What is the right age for braces? It’s one of the most common questions asked of orthodontists. There is no one right answer when they ask this question, but the answer is a little more complicated than you might think, and here’s why. The initiation of orthodontic treatment is highly individualized and should be evaluated accordingly. While two-phase orthodontic treatment has become popular, we do not believe that it is always necessary. We believe that early evaluation is important, beginning at the age of 7, but treatment should be limited to changing the shape of the upper jaw when necessary, helping to alleviate harmful habits, and monitoring the eruption of permanent teeth. There is a wide array of appliance designs, both fixed and removable, that can be effective and a discussion with all involved leads to the optimal treatment plan.
First Phase Orthodontic Treatment
There’s much more to orthodontics than braces. Your child may need orthodontic treatment at age 9, but not need braces. Braces are the second step in orthodontic treatment. The initial step is called first phase or early orthodontics.
Your child should first visit the orthodontist by age 7. If that sounds young to you, that’s the point—by starting orthodontic treatment younger, we can influence the jaw as it grows, before it fuses in place. This is a more gentle, effective way to treat (and prevent) orthodontic issues. Many children don’t need treatment after their first appointment or even their second or third. Instead, we monitor the growth of the jaw and make sure there’s sufficient room for the permanent teeth.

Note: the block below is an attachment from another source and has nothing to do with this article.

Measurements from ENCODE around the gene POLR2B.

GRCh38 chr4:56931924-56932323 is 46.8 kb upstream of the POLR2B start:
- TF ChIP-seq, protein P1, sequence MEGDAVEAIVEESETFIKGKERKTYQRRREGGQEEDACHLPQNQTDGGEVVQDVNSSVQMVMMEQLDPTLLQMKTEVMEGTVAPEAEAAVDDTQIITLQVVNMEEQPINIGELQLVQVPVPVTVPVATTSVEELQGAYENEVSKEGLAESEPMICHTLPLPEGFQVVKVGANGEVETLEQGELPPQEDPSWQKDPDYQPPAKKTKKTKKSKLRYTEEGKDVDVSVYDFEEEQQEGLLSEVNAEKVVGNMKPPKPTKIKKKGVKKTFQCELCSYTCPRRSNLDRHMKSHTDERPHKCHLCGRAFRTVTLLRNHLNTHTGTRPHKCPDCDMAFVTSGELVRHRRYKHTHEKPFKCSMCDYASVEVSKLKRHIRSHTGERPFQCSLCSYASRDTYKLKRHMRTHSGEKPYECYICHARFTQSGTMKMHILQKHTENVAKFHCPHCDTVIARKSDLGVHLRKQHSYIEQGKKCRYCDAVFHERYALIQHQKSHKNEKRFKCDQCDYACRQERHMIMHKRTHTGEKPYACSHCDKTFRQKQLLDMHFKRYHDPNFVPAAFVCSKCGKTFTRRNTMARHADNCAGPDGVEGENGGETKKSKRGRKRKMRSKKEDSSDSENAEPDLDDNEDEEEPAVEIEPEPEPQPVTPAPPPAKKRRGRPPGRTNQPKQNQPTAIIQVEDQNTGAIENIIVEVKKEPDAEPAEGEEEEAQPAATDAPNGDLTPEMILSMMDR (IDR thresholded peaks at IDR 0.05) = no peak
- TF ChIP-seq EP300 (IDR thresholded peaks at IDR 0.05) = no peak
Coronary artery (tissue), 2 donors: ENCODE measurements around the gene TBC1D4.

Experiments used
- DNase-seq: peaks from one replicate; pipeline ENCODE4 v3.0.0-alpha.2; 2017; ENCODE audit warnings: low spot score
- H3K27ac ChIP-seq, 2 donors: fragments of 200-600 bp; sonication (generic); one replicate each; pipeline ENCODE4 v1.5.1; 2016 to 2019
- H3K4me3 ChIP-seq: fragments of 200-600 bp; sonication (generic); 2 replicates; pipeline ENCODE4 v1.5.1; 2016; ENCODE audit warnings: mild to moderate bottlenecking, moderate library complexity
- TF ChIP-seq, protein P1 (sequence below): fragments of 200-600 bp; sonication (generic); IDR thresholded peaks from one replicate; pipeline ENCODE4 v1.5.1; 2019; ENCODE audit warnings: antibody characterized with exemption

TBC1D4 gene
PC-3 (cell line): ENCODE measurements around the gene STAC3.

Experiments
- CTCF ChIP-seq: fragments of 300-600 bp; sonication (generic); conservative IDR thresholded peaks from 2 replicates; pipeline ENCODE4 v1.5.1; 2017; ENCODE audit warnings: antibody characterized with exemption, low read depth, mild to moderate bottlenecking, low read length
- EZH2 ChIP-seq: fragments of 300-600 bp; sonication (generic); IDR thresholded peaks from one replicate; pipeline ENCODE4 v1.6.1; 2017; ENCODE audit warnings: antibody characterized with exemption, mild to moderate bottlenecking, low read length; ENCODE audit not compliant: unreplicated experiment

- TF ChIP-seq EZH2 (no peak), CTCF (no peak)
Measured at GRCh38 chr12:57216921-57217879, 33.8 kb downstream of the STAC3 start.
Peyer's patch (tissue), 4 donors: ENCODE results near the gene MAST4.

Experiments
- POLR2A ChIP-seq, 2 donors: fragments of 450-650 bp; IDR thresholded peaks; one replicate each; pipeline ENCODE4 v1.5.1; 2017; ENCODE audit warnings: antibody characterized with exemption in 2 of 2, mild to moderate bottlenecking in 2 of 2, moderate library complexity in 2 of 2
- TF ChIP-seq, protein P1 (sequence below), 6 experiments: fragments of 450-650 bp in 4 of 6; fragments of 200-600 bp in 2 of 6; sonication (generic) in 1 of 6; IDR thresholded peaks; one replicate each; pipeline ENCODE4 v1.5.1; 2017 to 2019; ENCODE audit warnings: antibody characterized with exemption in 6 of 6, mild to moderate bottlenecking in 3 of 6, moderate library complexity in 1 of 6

If orthodontic treatment is needed, it’s in the form of a habit appliance, space maintainer, or palate expander. Habit appliances stop children from thumb or finger sucking and help retrain proper tongue position, while space maintainers are used to ensure that permanent teeth have the space they need to erupt. Palate expanders widen the upper jaw.
Between first phase orthodontic treatment and second phase orthodontic treatment is a rest period. The length of this time will vary depending on your child’s orthodontic issues and our treatment goals. Often, a retainer will be worn to ensure that the jaw maintains its shape. During this time, we will wait for the primary teeth to fall out and the permanent teeth to erupt and replace them.
Second Phase Orthodontic Treatment
It’s the second phase in which braces are needed. Ideally, first phase treatments will take care of most issues with the jaw, which means that patients won’t need to wear braces as long as they would without this early intervention. The average length of second phase orthodontic treatment is 12 to 18 months.
With two-phase-orthodontic treatment, children typically get braces between the ages of 10 and 14. Every child is different, though, and yours may need braces sooner than this. In general, we look to start the second phase of orthodontic treatment only once all of the permanent teeth have erupted. This is particularly true in the case of two-phase orthodontics because after the first round of treatment, most or all of the issues with the jaw shape and size should have already been corrected—what’s left is to straighten the teeth to make sure they look beautiful and function well together.